Aircraft are primarily for flying, and simulators are primarily for teaching. That seems obvious, but what it really means is that even aircraft developed specifically as trainers aren't going to be able to do things a simulator can do.
With a real airplane you can't conjure a thunderstorm whenever you want one. Of course you also have to taxi, take off, fly out to the desired distance and reorient the aircraft before trying to shoot an approach. In a simulator you click a few buttons and you're there, and you can have the thunder storm if you want it.
A simulator also allows an instructor to monitor the flight in progress without interrupting the student, this helps keep the student in the simulation (referred to as immersion or presence) so that they can maintain focus and maximize learning.
The instructor's primary means of interacting with the simulator is the Instructor Operating Station.
The Instructor Operating Station (IOS) is a control center for the simulator which allows an instructor to control many aspects of the simulator. On the most entry level simulators this is a component of the software being used to run the simulation, generally a window which is accessed via a drop down menu at the top of the main display of the simulator. On more advanced simulators the IOS generally has it's own keyboard, mouse and screen not visible to the student. This is a real advantage as the student doesn't know what's coming, and can't peak if asked to look away. Some simulators also use wireless tablets for the IOS. Due to the tight coupling of the software the IOS is generally provided by the simulator manufacturer, however there are third party IOS packages available which work with some simulators.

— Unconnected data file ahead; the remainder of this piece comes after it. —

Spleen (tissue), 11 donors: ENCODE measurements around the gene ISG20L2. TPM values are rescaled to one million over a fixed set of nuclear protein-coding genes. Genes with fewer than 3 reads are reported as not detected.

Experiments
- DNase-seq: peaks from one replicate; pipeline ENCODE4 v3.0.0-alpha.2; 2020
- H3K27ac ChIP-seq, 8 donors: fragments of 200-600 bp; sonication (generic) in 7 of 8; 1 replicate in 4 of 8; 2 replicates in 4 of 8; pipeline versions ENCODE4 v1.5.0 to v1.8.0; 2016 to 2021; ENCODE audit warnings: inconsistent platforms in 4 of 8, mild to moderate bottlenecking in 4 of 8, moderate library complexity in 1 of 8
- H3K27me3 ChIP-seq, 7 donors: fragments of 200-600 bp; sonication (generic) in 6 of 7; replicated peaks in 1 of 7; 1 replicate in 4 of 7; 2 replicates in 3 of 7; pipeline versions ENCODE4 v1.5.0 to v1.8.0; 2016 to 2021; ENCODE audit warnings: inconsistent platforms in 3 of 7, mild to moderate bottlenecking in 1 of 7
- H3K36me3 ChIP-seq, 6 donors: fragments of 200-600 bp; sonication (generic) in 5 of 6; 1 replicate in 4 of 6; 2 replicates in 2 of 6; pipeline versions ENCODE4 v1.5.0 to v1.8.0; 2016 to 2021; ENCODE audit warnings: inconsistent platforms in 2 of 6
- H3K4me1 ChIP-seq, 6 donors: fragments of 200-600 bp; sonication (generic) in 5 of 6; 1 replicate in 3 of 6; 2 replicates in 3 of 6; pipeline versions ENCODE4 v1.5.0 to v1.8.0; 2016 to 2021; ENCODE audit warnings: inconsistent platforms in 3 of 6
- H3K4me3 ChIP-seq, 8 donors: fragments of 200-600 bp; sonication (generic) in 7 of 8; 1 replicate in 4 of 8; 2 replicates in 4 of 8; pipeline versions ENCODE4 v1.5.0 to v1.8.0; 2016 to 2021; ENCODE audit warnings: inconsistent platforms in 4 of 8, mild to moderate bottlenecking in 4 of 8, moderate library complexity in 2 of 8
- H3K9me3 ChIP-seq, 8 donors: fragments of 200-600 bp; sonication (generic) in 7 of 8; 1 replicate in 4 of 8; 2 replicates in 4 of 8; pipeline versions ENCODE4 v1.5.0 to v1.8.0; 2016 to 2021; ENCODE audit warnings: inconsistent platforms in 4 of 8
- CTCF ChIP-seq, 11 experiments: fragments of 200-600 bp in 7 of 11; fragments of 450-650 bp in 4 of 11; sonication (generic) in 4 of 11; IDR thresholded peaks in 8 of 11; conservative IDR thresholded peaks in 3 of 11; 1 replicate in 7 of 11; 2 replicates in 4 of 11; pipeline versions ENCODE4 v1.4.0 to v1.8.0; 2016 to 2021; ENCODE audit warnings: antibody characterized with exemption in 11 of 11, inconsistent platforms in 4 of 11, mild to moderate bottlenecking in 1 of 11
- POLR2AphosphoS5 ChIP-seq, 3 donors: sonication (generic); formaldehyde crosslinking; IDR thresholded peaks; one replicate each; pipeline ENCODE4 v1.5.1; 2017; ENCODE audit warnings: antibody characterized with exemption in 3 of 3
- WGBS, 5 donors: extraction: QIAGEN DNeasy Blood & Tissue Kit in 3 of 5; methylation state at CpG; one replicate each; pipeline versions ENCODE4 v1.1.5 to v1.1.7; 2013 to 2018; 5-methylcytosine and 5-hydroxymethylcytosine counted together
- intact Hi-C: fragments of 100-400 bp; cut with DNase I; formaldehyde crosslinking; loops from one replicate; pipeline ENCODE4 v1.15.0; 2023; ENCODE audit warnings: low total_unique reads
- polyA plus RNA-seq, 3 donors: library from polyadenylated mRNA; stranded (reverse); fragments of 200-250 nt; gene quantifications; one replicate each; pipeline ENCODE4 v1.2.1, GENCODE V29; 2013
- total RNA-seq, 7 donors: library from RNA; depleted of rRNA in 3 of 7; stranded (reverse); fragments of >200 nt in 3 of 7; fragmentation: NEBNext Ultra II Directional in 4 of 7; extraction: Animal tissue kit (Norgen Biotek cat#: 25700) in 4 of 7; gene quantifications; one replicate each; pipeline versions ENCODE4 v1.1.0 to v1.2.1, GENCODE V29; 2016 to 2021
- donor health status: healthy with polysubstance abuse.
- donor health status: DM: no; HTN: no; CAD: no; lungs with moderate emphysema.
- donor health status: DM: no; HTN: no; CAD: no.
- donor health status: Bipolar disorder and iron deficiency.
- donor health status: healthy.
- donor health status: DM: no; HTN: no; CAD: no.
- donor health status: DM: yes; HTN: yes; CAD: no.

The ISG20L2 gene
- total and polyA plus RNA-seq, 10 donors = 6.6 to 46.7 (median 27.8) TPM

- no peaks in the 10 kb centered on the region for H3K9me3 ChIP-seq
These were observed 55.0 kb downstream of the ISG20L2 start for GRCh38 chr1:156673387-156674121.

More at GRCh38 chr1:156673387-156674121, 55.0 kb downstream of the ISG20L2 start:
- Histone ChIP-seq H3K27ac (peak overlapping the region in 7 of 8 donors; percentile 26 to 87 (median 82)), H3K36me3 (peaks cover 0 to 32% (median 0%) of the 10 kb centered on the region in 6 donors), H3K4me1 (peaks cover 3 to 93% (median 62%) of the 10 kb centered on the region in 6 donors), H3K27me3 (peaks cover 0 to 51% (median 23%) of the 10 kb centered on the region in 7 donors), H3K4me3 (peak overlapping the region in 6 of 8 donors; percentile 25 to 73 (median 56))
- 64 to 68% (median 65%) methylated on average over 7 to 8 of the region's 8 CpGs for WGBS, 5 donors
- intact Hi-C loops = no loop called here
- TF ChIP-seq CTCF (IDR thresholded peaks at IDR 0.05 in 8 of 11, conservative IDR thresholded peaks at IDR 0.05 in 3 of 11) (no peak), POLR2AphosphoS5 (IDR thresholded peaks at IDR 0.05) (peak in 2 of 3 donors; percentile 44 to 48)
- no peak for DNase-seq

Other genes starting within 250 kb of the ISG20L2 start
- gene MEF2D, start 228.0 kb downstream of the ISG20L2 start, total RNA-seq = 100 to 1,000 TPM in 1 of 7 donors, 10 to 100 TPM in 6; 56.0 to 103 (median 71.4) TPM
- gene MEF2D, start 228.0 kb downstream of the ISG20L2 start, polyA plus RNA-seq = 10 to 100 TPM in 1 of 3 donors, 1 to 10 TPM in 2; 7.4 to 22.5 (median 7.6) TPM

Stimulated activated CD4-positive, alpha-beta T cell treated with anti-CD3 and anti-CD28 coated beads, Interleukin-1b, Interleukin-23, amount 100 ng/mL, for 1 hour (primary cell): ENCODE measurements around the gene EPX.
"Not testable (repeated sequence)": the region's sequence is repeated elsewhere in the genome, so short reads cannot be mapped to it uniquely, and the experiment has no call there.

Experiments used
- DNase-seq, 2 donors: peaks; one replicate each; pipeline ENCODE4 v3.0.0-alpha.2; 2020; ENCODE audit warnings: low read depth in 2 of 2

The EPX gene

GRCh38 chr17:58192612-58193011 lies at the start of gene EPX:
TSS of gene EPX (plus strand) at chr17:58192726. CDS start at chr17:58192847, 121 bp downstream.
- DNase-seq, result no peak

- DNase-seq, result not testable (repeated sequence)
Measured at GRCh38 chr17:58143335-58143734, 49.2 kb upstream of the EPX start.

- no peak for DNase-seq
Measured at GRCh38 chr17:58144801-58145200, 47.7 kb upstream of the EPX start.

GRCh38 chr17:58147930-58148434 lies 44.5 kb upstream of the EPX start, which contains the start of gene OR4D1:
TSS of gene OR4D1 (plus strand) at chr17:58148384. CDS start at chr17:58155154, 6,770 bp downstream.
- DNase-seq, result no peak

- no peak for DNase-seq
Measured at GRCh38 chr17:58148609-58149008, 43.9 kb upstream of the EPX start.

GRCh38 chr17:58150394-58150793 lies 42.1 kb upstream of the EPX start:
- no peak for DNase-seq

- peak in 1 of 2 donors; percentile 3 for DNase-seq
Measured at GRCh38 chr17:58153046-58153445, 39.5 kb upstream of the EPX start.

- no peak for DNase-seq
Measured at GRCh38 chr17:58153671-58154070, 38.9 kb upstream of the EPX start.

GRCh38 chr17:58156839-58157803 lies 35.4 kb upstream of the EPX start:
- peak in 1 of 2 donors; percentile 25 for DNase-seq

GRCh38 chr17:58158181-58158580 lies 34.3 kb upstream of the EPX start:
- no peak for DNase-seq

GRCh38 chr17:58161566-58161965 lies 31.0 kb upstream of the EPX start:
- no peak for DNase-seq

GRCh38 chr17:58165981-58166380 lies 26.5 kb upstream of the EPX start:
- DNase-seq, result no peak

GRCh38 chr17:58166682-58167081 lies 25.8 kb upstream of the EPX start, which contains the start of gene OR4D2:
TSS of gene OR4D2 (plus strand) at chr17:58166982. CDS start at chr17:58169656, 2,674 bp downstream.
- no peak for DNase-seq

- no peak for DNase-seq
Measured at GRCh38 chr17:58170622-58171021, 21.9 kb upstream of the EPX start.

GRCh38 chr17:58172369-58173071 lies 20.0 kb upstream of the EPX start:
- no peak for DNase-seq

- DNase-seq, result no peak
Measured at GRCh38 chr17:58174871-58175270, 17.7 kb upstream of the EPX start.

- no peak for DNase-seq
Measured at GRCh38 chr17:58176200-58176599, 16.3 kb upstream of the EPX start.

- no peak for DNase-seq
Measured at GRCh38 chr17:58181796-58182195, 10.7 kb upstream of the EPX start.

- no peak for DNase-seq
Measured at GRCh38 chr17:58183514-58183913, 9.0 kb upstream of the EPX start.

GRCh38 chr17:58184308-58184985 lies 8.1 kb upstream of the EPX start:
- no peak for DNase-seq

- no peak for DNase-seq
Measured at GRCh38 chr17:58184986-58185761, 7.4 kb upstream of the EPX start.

Generally speaking the Instructor Operating Station allows the instructor to
- Monitor the flight in progress
- Reposition and orientation the aircraft
- Change the time of day and weather (usually with a fairly high degree of sophistication)
- Trigger a simulated equipment failure
- Review a detailed log the flight
- Preform emergency scenarios
- Invoke specific aircraft failure modes
- Control surrounding air traffic
Most modern flight simulation systems provide a fairly sophisticated degree of control over the simulated weather. Although this technology isn't standardized across the simulation industry, generally the systems work by defining "layers" of weather of arbitrary thickness with specific attributes. At the most basic an instructor can configure one thick layer for the entire world with a single temperature and no wind, precipitation or clouds. At the other end of the spectrum an instructor can create a complex mufti-layered environments simulating a realistic storm system with different temperature, wind, visibility, precipitation, and visibility conditions. Typical weather controls include setting multiple layers of some or all of the following:
- Temperature and pressure
- Visibility (haze and fog not related to clouds)
- Cloud frequency
- Cloud type